Harriet Welch

projects manager


This essay appears in NOIT–5 : bodies as in buildings

“How can you be more beautiful, on the inside?”

“The year was 2000. Greenwich peninsula. The Millennium Dome. SE10 0DX. An ethylene tetrafluoroethylene tent crafted from material less than one millimetre thick became a utopian world waiting to be discovered by the visiting public. Smooth plastic, expanses of glass and sculpted metal became human flesh. Poured resin grotesque giant arteries pumped ‘blood’ and oversized organs in shades of sickening pastel candy colours ‘breathed’. Fourteen pavilions were arranged in a circular shape and explored what it meant to be human in the new Millennium. The body, mind, faith, self portrait, work, learning, rest, play, talk, money, journey, shared ground, living island and home planet. Within ‘the body’ flesh was hard, plasticised, and false. Privatised civic sponsored space played host to a public ‘body’ which invited visitors in to explore its giant ‘veins’. The dome structure was designed by Richard Rogers : one1 kilometre wide and fifty-two52 metres high – one metre for each week of the calendar year. The diameter of the dome was 365 metres – one metre for each day of the year and an allusion to the Greenwich location, implicitly pitched as the Eurocentric ‘beginning of time’. twelve12 masts, each 100 metres high, marked the circular shape of the dome like the hands on the face of a clock. ‘“Nowhere else is doing anything like it, and it promises and will be, the most fantastic day out in the world’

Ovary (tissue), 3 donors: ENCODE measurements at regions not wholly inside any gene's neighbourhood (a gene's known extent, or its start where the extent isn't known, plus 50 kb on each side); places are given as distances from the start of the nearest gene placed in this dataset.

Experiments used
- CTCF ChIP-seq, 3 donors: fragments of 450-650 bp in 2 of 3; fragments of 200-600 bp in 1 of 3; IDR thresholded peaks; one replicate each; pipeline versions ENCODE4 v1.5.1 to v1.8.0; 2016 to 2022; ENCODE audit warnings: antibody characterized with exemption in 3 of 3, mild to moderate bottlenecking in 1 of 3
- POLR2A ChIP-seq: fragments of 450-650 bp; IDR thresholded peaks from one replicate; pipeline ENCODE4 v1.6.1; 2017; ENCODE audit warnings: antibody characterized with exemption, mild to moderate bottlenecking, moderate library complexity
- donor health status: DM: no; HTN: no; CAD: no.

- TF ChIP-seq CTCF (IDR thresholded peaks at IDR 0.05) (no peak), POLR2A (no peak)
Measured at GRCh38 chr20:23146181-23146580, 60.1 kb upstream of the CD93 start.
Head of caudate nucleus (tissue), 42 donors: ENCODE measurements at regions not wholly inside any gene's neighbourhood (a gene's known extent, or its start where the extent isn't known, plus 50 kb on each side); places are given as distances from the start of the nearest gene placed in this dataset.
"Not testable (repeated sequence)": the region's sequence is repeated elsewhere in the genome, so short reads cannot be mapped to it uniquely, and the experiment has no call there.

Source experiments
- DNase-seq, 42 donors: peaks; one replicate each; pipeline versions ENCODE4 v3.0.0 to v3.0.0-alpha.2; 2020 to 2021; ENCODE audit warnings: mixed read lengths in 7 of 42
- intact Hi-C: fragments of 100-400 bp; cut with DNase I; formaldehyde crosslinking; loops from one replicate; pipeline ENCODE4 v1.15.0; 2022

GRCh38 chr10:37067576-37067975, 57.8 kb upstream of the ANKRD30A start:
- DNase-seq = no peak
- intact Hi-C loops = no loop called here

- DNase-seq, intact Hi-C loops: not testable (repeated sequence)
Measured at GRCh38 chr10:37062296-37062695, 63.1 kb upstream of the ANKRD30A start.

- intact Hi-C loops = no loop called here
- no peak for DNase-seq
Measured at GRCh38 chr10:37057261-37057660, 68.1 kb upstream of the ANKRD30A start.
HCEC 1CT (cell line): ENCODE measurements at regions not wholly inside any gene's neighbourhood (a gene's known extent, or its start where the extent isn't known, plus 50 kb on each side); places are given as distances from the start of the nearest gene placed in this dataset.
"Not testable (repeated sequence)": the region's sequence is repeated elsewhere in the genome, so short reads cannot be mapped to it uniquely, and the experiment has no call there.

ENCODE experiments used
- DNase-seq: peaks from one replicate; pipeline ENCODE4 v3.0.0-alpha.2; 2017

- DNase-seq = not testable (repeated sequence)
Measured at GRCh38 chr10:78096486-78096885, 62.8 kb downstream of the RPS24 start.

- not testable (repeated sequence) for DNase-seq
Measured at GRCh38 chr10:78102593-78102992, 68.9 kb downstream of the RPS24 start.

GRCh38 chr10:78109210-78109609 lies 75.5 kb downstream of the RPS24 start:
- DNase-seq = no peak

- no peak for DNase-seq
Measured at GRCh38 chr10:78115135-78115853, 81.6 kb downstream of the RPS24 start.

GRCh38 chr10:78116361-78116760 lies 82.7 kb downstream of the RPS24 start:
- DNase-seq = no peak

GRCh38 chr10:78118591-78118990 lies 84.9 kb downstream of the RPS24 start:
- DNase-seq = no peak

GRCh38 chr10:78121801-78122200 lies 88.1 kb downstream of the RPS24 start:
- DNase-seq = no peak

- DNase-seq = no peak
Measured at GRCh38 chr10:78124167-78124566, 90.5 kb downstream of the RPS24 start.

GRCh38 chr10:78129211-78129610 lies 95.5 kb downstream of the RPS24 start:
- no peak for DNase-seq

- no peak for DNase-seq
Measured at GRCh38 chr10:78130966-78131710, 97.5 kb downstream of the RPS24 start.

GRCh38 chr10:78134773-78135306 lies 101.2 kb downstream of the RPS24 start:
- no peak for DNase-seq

~an extract from NOIT—5: bodies as in buildings